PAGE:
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Ralph Copeland (September 3, 1837 – October 27, 1905) was an English astronomer and the third Astronomer Royal for Scotland.

Copeland was born at Moorside Farm, near Woodplumpton in Lancashire, England and attended Kirkham Grammar School. He spent 5 years in Australia where he discovered his interest in astronomy. He returned in 1858 to pursue a career in engineering.

Eager to pursue his astronomical interests, Copeland built a small observatory, gave up engineering, and then travelled to Germany to study astronomy at the University of Göttingen. When he returned to England, as a patron of Lord Rosse, Copeland brought back German methods of astronomy. Later he appointed many German astronomers as assistants, such as Oswald Lohse.

Copeland then worked at the Dun Echt Observatory owned by the 26th Earl of Crawford. Copeland was a frequent traveler on worldwide expeditions and observed the 1874 and 1882 transitions of Venus from Mauritius and Jamaica, respectively, and undertook other astronomical observations from Greenland.

On January 29, 1889, Copeland became Astronomer Royal for Scotland, whereupon he first worked in Observatory House, Edinburgh. He was tasked to select a site for a new observatory, eventually choosing Blackford Hill, Edinburgh. Lord Crawford, his former benefactor, donated the astronomical collection from Dun Echt to the new site, which was opened in 1896.

Copeland served as Astronomer Royal until his death in 1905. He was buried in Morningside Cemetery in Edinburgh.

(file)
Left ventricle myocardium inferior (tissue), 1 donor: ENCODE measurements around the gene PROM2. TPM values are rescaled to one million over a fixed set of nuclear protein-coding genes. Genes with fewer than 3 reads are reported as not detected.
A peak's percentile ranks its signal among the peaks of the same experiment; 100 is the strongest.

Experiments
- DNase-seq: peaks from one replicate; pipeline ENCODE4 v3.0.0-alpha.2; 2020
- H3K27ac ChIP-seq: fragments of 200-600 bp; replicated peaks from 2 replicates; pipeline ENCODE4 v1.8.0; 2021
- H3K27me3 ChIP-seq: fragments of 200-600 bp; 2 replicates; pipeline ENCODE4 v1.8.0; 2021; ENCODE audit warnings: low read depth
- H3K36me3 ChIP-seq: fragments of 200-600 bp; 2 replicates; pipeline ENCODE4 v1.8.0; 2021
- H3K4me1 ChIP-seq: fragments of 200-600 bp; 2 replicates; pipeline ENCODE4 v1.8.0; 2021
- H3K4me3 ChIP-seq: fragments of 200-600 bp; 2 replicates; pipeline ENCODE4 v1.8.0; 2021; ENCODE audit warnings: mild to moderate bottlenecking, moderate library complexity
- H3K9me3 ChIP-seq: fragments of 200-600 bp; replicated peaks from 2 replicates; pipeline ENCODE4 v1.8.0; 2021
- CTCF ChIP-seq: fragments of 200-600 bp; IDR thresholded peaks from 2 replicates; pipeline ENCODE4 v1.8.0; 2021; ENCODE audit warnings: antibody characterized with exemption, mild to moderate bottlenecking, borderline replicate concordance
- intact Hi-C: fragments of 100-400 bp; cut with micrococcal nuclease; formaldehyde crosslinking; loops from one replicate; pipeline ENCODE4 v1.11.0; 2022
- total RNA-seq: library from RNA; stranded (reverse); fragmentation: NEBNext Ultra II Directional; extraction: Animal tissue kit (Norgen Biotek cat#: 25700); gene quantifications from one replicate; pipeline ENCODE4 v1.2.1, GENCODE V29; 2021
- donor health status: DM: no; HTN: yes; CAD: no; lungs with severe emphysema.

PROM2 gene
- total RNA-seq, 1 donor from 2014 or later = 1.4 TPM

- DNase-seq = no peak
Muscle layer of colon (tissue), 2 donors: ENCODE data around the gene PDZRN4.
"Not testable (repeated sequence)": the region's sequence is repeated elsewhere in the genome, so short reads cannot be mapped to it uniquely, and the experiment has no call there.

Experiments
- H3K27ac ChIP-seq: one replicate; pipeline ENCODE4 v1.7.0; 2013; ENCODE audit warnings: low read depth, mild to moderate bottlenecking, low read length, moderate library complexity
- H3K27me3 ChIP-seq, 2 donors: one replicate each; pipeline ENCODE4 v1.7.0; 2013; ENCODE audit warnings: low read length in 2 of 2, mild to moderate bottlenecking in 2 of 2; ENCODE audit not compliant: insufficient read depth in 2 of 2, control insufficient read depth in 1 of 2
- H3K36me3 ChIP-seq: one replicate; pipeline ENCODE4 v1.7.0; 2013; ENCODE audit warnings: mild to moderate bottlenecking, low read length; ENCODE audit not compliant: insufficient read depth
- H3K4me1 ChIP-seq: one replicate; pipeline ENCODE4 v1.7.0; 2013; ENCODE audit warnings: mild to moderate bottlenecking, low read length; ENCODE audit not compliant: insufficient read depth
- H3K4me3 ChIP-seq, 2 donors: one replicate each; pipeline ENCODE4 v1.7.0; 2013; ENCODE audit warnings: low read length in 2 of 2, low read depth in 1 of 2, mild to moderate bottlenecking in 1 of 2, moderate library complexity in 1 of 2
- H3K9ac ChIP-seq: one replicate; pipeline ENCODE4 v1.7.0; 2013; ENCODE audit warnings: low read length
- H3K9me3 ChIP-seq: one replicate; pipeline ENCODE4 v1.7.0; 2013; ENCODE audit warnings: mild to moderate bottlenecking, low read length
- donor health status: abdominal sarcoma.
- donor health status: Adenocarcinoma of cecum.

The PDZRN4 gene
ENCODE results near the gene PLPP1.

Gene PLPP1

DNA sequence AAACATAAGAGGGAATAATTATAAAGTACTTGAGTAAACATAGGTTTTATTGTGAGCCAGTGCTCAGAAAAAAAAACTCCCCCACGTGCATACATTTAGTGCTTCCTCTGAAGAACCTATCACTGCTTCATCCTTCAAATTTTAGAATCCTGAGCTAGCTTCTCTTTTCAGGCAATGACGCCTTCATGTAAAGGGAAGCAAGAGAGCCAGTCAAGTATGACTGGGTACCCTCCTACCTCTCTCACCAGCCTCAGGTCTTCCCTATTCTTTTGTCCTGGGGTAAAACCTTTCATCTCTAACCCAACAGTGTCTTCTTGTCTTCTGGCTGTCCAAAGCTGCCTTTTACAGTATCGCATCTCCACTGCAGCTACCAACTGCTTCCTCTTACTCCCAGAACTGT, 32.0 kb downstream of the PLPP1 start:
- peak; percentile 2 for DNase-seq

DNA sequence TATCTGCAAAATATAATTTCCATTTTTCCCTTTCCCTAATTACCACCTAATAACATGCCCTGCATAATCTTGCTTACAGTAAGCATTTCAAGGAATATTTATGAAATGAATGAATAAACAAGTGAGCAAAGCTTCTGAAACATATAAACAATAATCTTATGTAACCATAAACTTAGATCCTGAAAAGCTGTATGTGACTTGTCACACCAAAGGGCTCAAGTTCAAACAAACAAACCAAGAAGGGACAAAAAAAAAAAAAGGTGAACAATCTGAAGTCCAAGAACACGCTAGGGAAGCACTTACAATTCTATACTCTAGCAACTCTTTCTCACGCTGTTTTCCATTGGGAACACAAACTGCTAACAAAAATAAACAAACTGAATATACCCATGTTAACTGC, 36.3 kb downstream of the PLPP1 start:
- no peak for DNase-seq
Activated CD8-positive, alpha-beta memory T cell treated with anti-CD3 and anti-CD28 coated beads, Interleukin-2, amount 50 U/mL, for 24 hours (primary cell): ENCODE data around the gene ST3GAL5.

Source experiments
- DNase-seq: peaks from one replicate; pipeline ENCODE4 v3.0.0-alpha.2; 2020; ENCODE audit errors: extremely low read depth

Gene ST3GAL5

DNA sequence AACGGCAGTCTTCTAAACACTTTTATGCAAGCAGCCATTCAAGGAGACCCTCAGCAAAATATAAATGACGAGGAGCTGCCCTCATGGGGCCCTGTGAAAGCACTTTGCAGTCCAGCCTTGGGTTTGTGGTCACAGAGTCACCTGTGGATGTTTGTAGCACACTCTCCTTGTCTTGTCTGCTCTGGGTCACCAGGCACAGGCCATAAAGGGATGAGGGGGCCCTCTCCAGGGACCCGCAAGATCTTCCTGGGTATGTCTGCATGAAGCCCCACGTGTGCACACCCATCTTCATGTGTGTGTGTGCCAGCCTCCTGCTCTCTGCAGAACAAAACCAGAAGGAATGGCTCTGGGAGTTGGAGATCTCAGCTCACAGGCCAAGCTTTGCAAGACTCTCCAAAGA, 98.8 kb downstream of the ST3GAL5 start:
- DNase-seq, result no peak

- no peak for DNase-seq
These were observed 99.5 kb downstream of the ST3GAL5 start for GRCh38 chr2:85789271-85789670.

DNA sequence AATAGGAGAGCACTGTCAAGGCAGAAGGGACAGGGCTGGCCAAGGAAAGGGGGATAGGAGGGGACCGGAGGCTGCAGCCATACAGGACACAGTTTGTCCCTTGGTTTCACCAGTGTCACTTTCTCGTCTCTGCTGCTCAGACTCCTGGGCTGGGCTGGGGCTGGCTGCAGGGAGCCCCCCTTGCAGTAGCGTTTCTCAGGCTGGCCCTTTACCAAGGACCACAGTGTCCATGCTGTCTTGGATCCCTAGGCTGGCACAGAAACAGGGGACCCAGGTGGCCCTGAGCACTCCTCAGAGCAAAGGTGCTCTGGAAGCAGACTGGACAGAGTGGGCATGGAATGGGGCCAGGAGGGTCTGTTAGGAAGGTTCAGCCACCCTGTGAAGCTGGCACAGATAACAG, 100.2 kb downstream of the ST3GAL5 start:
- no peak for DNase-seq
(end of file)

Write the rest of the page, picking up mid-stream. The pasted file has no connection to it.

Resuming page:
Copeland discovered thirty-five NGC objects, most of them with Lord Rosse's 72" reflector. Planetary nebulae were found by visual spectroscopy at Dun Echt and during an Andes expedition. Seven of the galaxies in the constellation Leo form the famous "Copeland Septet": NGC 3745, 3746, 3748, 3750, 3751, 3753, and 3754.

Copeland was married twice and had six children. He was also fluent in French, German and Persian.


Mount Copeland, in the Monashee Mountains to the northwest of Revelstoke, British Columbia, was named for him in 1939, as was Copeland Ridge (which Mount Copeland is the summit of) and nearby Copeland Creek.[1][2][3] Mount Copeland is the site of the highest recorded snowfall in North America in one season (July 1, 1971-June 30, 1972).[4]


1. ^ "Copeland, Mount". BC Geographical Names Information System.
2. ^ "Copeland Ridge". BC Geographical Names Information System.
3. ^ "Copeland Creek". BC Geographical Names Information System.
4. ^ Greatest Snowfalls in North America (reference),

Further reading

* Dreyer, J. L. E. (1906). "Ralph Copeland". Monthly Notices of the Royal Astronomical Society 66: 164 – 174.


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